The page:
Especially effective was the way in which Callie deals with George's existence. There was no scandal in the relationship, as some more square production teams would likely encourage; it was entirely normal for her to share her bed with college friend who is nowhere even near a boyfriend. Even when Sara and George run into each other coming and going outside Callie's apartment, it's not that big a deal, and the three grab dinner and drinks together on the regular. The honest and realistic portrayal of non-monogamy, perhaps more a buzzword now than it was in 1998, brought a nice dose of realness to the stage.
The audience learns almost immediately that when Callie and Sara finally, after months of tension, share their first kiss, they are brutally assaulted by a homophobic bystander and Sara is sent into a coma. The play unfolds in a timeline that jumps back and forth from past to future to lay out the story bit by bit, piecemeal, a trail of breadcrumbs for us to follow to its heartbreaking and poignant sorta-conclusion.
There is never a question of what time we are in, however, thanks both to a beeping sound cue that places us firmly in a hospital, and the expert body language of the actors (Rose having cracked a rib, Stocker playing a shitty NYPD detective in addition to heartsick Peter, and so on). It reminded me tangentially of The Last Five Years, wherein the conclusion of the play ties a wrenching story we've been picking up bit by bit into a nice little bow. Well, okay, not so nice, and maybe not a bow. But at least a solid, sturdy knot that we can take with us into the future and think about where, perhaps, these characters ended up.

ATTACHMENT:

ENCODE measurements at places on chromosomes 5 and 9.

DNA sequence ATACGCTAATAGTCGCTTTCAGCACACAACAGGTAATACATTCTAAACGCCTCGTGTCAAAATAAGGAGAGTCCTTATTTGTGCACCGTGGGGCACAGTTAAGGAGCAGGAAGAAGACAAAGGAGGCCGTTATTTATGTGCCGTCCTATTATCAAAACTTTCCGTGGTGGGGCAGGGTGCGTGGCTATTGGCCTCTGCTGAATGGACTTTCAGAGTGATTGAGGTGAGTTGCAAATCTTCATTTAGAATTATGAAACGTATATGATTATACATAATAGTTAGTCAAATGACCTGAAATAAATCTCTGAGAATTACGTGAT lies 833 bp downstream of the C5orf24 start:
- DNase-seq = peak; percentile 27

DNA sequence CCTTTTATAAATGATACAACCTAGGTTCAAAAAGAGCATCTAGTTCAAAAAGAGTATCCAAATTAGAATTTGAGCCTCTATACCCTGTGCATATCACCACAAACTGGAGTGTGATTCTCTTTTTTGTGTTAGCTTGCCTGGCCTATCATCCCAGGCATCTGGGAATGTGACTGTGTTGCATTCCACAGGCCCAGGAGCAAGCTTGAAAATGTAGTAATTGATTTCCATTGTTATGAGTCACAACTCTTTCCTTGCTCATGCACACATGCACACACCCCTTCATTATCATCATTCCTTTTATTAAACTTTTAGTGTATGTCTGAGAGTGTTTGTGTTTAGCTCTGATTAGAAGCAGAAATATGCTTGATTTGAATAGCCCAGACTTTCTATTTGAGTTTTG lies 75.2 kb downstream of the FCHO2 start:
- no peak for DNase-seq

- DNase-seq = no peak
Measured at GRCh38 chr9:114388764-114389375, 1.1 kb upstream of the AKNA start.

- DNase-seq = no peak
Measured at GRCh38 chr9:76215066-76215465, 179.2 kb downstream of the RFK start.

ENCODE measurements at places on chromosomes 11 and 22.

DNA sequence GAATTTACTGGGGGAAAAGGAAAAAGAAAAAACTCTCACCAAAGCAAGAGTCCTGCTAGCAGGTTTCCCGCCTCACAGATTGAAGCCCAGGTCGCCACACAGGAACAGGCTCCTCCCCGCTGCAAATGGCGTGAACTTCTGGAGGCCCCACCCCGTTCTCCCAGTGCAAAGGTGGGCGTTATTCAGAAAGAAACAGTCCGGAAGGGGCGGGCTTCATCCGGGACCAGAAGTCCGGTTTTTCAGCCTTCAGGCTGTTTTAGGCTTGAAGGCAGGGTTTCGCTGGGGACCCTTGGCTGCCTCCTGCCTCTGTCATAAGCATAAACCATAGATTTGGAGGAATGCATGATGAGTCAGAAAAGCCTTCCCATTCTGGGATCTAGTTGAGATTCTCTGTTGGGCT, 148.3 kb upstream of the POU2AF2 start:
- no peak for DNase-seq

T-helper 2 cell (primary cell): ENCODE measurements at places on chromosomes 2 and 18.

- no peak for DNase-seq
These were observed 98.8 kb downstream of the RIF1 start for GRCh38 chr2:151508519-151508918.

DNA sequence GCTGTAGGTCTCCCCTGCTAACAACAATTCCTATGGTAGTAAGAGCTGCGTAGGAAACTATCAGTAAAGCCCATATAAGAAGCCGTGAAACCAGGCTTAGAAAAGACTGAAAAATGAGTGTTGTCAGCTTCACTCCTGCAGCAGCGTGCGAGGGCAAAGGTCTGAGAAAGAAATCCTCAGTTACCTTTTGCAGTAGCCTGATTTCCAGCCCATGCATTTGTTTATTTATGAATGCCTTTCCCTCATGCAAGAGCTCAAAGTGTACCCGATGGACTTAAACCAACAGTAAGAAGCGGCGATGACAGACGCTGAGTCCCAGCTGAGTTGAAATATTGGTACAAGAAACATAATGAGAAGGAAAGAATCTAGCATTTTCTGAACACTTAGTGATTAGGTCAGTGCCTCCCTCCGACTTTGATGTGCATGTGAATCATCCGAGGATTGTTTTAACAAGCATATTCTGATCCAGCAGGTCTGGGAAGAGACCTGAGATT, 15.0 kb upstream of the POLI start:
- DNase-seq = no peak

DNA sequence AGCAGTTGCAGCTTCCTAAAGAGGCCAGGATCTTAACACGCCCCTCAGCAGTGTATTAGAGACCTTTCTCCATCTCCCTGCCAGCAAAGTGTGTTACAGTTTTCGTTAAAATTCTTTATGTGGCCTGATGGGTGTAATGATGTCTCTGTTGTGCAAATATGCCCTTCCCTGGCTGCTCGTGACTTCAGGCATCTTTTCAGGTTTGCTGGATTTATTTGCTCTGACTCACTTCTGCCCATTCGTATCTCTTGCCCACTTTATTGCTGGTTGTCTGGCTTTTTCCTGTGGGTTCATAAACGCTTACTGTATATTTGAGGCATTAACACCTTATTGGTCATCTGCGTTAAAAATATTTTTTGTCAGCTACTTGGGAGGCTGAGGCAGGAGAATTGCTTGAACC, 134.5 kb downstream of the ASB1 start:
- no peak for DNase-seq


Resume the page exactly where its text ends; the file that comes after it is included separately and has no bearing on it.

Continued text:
The costuming is worth mentioning as a plot device; cast likely used their own street clothes for this show, but the cheer volume of them deserves a nod. Seemingly endless quick changes behind a portable screen and a different outfit for nearly every vignette (and it feels like there are dozens of vignettes) make for what I imagine was a huge laundry pile at the end of each weekend, but more importantly, the use of clothes in this one is handled effortlessly by Rose and Gilbert. The outfits we wear are the masks we cling to in hopes that no one will see who we actually are, and the women's constant talk of borrowing of clothes, changing clothes, complimenting each other's outfits—or, in one particularly hard-to-watch scene, criticizing the way one appears—took an incredible amount of physical and emotional work onstage, but paid off as an effective motif throughout.